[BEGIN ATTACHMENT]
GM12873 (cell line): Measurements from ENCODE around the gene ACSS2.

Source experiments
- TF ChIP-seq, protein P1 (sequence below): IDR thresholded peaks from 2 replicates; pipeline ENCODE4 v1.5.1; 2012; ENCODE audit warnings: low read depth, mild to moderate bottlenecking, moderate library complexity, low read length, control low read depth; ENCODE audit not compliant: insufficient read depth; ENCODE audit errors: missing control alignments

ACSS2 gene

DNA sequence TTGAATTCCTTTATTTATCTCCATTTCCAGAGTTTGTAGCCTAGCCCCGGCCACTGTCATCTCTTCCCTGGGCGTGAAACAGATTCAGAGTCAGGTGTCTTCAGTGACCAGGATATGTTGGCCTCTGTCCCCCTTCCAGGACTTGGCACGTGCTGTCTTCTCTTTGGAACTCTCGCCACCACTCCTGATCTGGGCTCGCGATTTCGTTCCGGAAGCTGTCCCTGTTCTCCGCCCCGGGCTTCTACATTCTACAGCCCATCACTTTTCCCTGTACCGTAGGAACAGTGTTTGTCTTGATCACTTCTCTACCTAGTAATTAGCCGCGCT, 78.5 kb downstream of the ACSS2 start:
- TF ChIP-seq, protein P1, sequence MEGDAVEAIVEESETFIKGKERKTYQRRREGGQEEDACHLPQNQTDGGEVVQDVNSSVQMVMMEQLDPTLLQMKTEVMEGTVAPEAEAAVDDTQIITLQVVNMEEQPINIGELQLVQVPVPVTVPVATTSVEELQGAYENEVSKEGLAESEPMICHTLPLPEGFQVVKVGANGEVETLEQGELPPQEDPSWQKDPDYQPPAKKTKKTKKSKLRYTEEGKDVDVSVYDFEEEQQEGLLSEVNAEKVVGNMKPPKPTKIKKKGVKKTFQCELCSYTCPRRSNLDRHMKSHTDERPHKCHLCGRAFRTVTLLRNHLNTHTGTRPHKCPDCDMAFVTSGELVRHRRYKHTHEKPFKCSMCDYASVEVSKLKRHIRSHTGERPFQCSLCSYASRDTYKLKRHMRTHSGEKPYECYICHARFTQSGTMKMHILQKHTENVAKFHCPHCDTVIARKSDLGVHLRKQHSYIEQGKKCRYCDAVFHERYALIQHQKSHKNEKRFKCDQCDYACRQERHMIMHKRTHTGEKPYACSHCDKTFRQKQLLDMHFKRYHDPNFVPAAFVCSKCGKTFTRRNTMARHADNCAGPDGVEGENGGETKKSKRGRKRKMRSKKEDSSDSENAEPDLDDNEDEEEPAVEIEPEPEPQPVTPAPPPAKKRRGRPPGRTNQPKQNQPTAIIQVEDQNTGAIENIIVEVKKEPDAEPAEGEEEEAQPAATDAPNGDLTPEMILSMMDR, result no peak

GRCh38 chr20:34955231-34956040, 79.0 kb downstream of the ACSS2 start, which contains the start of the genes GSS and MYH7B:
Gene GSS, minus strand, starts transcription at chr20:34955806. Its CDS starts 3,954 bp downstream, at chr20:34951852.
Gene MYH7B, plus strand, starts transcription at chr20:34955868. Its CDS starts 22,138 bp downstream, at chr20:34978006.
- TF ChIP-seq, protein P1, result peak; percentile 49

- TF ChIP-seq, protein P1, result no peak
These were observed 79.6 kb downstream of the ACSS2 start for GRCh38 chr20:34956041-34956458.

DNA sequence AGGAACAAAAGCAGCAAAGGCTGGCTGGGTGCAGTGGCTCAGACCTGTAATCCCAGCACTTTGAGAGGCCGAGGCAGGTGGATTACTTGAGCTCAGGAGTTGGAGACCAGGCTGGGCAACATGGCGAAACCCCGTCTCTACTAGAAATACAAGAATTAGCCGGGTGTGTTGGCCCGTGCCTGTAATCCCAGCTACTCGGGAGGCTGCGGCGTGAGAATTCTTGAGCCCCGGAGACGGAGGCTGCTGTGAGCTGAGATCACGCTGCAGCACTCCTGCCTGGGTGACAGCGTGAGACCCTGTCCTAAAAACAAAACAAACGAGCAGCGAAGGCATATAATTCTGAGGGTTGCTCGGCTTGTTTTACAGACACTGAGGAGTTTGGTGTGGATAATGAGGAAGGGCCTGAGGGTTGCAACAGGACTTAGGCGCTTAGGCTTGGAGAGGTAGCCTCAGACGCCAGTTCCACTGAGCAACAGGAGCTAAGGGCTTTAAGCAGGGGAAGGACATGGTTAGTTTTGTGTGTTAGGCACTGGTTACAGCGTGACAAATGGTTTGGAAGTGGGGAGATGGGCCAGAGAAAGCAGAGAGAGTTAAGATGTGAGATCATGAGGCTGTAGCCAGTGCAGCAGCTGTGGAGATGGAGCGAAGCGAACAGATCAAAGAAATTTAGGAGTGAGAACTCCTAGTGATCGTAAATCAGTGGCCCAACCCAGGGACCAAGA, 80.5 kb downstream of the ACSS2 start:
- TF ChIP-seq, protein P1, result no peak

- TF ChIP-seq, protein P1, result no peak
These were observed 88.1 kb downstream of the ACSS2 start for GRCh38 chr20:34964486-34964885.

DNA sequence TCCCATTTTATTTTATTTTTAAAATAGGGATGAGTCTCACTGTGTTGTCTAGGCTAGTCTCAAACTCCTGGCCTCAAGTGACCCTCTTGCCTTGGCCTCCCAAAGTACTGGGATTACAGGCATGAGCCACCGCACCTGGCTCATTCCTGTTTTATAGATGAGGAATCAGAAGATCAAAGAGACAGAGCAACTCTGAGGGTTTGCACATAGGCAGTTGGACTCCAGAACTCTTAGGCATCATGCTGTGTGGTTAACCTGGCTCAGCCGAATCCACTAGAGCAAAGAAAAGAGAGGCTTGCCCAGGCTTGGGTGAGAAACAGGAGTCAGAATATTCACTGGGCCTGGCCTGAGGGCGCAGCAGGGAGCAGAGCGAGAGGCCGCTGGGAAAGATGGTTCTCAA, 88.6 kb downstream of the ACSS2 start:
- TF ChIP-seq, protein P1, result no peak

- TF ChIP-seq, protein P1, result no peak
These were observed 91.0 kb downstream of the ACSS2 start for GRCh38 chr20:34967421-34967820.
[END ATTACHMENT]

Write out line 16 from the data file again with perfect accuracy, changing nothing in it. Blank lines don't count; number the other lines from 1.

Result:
These were observed 88.1 kb downstream of the ACSS2 start for GRCh38 chr20:34964486-34964885.